Charlotte Wills Attorneys
Preparing a Last Will and Testament
In the simplest of terms, a last will and testament is a legal document that dictates what will happen to your possessions, property, and other assets upon your death. When someone dies without a will, they are said to of died “intestate,” and the laws of North Carolina will decide how property is to be distributed. Furthermore, if you have children, the state would be in charge of deciding who is to care for your minor children. With that having a last will and testament that specifically outlines your wishes is crucial to making sure that your possessions and property are distributed in a way you would like, and that you have input into whom should be named as guardian of your minor children.
At Rech Law, P.C., we can prepare a last will and testament that fits your specific wants and needs. Learn more by contacting us at (704) 659-0007.
Providing You With Control
Even if you have a small estate, or do not have any children, it is still important to create a last will and testament so you can have a say in the distribution of your:
- Other assets
A living will, also known as an advanced healthcare directive, is a legal document that expresses an individual’s desire to either be kept alive through the use of medical technology should he or she become terminal and unable to express his or her wishes. Having a living will in place will make your desires clear, and avoid conflicting opinions regarding your care from your loved ones. In most circumstances, a living will works in conjunction with a healthcare power of attorney. We recommend that you discuss wishes regarding end of life care and life support with your loved ones and your designated agent.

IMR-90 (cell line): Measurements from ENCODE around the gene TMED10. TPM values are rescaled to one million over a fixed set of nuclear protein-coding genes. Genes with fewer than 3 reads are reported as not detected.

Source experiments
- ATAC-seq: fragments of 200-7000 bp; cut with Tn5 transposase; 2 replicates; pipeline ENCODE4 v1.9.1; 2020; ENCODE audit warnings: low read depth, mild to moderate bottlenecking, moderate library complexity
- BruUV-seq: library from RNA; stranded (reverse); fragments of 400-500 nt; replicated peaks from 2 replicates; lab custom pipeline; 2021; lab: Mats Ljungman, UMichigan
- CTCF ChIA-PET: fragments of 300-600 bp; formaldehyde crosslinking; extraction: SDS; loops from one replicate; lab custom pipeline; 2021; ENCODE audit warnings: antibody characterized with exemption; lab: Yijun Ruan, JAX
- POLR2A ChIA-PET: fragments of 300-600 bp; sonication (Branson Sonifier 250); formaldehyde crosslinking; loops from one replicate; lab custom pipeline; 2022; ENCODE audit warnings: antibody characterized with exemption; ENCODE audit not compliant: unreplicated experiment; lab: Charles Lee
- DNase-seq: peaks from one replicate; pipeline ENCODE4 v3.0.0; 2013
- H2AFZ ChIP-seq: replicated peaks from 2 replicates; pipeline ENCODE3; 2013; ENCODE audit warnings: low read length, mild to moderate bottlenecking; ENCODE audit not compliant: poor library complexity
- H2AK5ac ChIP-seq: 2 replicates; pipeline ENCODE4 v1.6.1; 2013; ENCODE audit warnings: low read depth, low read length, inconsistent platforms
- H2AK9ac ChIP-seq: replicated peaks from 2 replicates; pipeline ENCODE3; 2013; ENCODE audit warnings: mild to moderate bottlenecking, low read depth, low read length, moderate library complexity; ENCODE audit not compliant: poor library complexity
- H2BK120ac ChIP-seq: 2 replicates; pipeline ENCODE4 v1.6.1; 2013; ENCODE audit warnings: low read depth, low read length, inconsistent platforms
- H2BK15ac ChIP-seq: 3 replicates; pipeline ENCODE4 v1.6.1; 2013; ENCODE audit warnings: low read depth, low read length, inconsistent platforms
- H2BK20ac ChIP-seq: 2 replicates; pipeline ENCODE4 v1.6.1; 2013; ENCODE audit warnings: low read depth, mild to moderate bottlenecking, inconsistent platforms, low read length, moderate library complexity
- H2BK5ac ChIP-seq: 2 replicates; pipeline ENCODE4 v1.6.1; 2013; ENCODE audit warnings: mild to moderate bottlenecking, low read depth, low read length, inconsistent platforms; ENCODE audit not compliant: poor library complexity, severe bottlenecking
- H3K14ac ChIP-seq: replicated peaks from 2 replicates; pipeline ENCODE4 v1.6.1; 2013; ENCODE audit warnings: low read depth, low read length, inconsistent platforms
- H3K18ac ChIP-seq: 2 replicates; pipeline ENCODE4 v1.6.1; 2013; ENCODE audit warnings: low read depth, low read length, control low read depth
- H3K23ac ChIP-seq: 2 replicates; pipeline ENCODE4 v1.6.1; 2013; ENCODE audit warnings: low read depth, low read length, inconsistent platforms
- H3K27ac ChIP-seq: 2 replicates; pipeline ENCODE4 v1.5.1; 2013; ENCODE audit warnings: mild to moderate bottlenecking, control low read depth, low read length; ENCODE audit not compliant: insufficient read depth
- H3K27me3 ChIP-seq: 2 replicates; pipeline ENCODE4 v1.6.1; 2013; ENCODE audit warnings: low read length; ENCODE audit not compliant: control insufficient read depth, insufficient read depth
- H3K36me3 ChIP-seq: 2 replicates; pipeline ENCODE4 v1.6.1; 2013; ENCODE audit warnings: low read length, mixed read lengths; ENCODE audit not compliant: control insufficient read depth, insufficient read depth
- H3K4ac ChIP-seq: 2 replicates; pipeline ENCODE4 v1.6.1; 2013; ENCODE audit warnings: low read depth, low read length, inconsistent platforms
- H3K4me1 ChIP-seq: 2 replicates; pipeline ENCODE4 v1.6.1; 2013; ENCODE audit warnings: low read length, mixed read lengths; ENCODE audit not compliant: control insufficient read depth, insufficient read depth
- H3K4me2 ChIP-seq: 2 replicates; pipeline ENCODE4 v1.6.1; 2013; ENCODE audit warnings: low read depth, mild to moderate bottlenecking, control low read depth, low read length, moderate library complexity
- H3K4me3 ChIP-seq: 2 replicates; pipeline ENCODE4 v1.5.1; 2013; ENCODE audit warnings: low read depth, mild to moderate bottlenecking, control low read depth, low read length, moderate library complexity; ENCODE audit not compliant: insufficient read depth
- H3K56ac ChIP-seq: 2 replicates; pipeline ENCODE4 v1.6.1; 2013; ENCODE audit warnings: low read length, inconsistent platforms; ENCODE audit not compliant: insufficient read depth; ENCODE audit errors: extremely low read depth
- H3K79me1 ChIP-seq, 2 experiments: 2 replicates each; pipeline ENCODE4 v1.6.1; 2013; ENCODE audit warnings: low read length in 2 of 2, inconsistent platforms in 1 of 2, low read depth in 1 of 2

Additionally, you can utilize a living will to establish durable power of attorney, also known as financial power of attorney. If you become incapacitated at any point, durable power of attorney establishes who handles your estate while you are unable to, and how.
What Are the Requirements for Making a Will in North Carolina?
The requirements to make a will legally enforceable and binding in North Carolina are fairly simple:
- You must sign your will in front of two or more witnesses; and
- Your witnesses must then sign your will in front of you.
If you wish to make a will self-proving, meaning an executor won't need to "prove" the validity of the will to a probate court after your death, you need to have it notarized.
To revoke or change a will, you must:
- Make a new will that explicitly voids the previous will (if you self-proved the first will, you should self-prove this one as well); or
- You or someone under your direction must burn, tear, cancel, obliterate, or destroy the will.
What Happens to My Will After I Die? Why Make a Will?
You can use your will to establish an executor. When you pass away, your executor can file a probate case with the court.
During probate, the probate court and the executor work together to ensure a decedent's (deceased person's) last wishes are carried out and their property is properly distributed.
If you fail to make a will, your estate will be handled according to state intestacy laws. This often means the probate court appoints an heir as the estate executor and then distributes property according to intestacy statutes. If you want to designate a specific person as your executor or make sure certain property is awarded to specific people, especially no-relatives, having a last will and testament is absolutely vital.
Our Charlotte will lawyers will work closely with you throughout every step of the estate planning process, ensuring that your will is comprehensive and meets all your needs, so you can rest easy knowing your legacy is in good hands.
At Rech Law, we can help explain your options to you regarding a living will and create one that most reflects your wishes. Give us a call at (704) 659-0007 to get started.